Orson Welles' Dark Vision of Kafka: The Trial

For me, The Trial is hands down Orson Welles' greatest film. Citizen Kane is certainly his best known, and Touch of Evil seems to be a bigger crowd pleaser; but for my money, The Trial is his greatest work. To be certain, a lot of the reason for that is simply because it's built on the writing of Franz Kafka. But Welles vibrant style is a perfect match for the material. One only has to watch the 1993 remake, starring Kyle MacLachlan, Anthony Hopkins, Jason Robards and Alfred Molina, which was rather good itself, to see how much Welles brought to the material and elevated it. Hell, just Welles' introductory monologue, which has been cut from several DVD editions of this film, works on a level higher than the remake manages to reach.

Update 2/23/15 - 3/18/17: Added Alpha's DVD edition to the mix, which really shows the range of quality this film's been shown in.

Update 11/24/22: It's The Trial's 60th Anniversary, and Studio Canal is celebrating by giving the film an all new, 4k restoration, in a new BD/ UHD combo pack.
Anthony Perkins is perfect as the multifaceted everyman who's woken up in his bedroom by mysterious, gruff officers who interrogate him and tell him he's under arrest but allowed to continue going to work. Perkins remains relatable without even being perfectly likeable as he continually grasps out for some sliver of control or stability as the world around him transforms into a paranoid, bureaucratic nightmare. This film is evocatively photographed, with tone, atmosphere, lighting and space changing mid-shot, shot in huge and claustrophobic locations in both Paris and Yugoslavia. Kafka's writing is the kind that stays with you forever, and Welles marries that with images that stick with you just as long.
The Trial has had a bit of a storied past with its DVD releases. As I mentioned, some versions have been cut. And a few different but not terribly impressive stabs were taken at the transfer. For the most part, you weren't going to do much better than Image's non-anamorphic 1.66:1 DVD from 2000, except it's long out of print and has wound up getting pretty costly. The French import seemed to be slightly better, but for most fans, it was a matter of dealing with even worse fullscreen junkers, like the 2003 DVD from Alpha, while waiting for the eventual blu-ray. And finally, that happened in 2012, when Studio Canal (who'd also released that French DVD I Just mentioned in 2003), released it as a special edition in France, Germany and the UK for its 50th anniversary. That was great, but now it's its 60th anniversary, and Studio Canal is back with an all new restoration from a 4k scan of the original 35mm negative, on both BD and UHD.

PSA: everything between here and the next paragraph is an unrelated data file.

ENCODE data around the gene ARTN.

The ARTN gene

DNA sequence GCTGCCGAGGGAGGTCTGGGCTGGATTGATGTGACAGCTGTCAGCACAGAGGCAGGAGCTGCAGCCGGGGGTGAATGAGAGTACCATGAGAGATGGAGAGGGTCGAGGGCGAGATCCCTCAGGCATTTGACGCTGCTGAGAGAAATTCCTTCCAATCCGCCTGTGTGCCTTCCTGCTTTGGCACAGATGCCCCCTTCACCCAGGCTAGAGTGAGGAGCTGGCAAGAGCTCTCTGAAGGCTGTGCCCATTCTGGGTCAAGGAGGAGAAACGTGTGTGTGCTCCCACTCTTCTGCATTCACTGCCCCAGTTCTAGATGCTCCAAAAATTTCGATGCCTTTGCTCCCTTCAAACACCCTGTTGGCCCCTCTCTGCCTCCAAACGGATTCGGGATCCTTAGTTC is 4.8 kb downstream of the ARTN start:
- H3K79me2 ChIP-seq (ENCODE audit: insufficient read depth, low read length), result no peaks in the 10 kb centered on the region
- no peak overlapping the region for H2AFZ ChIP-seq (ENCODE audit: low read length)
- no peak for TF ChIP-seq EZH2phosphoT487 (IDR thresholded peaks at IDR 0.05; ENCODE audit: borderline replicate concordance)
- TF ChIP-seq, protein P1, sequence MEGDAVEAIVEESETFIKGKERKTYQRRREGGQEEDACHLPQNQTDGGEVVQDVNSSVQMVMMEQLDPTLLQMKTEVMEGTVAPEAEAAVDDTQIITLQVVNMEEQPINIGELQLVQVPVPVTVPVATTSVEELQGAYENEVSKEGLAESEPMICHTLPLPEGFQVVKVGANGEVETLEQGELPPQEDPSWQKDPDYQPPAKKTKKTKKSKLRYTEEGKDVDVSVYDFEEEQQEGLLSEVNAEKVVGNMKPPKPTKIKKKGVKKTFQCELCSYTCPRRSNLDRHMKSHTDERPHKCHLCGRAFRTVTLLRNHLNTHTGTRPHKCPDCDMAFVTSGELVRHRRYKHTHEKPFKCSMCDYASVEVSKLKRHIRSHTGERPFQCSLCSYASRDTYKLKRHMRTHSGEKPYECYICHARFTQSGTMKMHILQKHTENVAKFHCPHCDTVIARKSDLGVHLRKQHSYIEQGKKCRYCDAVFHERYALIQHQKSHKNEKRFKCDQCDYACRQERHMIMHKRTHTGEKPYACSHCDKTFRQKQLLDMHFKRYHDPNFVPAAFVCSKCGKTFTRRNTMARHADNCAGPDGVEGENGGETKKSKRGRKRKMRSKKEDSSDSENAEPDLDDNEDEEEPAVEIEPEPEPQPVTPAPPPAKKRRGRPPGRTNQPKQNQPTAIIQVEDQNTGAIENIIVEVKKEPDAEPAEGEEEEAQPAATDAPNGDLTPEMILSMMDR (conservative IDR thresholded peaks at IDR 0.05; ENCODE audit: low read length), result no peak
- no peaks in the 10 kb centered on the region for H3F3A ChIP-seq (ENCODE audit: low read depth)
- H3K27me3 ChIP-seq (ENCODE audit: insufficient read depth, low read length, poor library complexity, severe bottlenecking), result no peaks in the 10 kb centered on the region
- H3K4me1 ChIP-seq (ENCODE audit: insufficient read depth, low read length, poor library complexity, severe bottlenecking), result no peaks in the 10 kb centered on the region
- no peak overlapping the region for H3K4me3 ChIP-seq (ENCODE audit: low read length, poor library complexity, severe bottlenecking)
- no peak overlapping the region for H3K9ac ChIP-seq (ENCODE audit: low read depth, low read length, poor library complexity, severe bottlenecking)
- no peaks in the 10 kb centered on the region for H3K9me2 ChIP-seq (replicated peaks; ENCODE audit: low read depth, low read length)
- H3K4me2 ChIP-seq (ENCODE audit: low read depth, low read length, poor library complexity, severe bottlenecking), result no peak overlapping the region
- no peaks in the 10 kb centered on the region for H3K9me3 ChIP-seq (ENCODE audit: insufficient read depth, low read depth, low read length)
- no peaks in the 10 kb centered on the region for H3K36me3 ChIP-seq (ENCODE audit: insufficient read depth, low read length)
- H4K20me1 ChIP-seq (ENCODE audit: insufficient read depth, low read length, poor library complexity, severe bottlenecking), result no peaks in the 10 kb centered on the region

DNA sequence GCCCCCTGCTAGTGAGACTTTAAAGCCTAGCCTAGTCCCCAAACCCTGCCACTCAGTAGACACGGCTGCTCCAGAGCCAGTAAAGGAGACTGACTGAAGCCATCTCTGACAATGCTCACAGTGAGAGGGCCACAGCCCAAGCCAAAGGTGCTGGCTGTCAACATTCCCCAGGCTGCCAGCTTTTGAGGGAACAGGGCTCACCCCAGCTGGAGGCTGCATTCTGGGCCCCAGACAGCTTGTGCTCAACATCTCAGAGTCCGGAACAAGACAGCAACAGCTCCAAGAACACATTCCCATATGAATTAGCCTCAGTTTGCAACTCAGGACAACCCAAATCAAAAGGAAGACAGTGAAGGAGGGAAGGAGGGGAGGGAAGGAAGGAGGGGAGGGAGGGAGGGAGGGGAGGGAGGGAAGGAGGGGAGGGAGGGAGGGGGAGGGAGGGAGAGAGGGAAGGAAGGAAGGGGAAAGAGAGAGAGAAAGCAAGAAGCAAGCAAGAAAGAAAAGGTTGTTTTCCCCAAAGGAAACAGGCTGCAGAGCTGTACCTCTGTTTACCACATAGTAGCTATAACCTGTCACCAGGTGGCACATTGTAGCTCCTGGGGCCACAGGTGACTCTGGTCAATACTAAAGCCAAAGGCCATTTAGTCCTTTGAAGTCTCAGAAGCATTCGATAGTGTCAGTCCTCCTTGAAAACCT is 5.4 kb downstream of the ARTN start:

1) 2000 Image DVD; 2) 2003 Alpha DVD; 3) 2012 Studio Canal BD;
4) 2022 Studio Canal BD; 5) 2022 Studio Canal UHD.

The Image and first Studio Canal framings (it's a micro-smidgen zoomed in compared to the Image) both claim to be at the OAR of 1.66:1, but are slightly off.  Image is 1.60:1, and SC is closer at 1.64:1, with the blu slightly pillarboxed and the DVD windowboxed, as it's unfortunately non-anamorphic.  The 2022 SCs (the BD includes the new restoration, too, not just the UHD) finally get it exactly right at 1.66:1.  The framing has also been adjusted differently, revealing a little more horizontal and vertical information.  Meanwhile, the Alpha is fullscreen, and even overly skinny for that, coming in at 1.28:1, cutting off the sides something fierce. It's also got a serious interlacing problem that the Image disc doesn't have, and obviously the later HD ones don't.

There's no question that even the old blu is superior to the DVDs, looking cleaner and more defined.  It's definitely more contrasty, as well as brighter with decidedly whiter whites, whereas the Image DVD looks muddier, although you might at first say that the lower contrast is more subtle and natural, even intentionally creepier.  But it's also losing information in the shadows due to black crush.  Of course, the Alpha is the muddiest of all, with very little dynamic range.   The 2022 restoration goes darker again (even the BD, not just the inherently darker nature of HDR discs), returning to Image's more ominous mood but without the crush.  Grain is finer and much more tightly controlled even on the BD, and looks downright perfect on the UHD.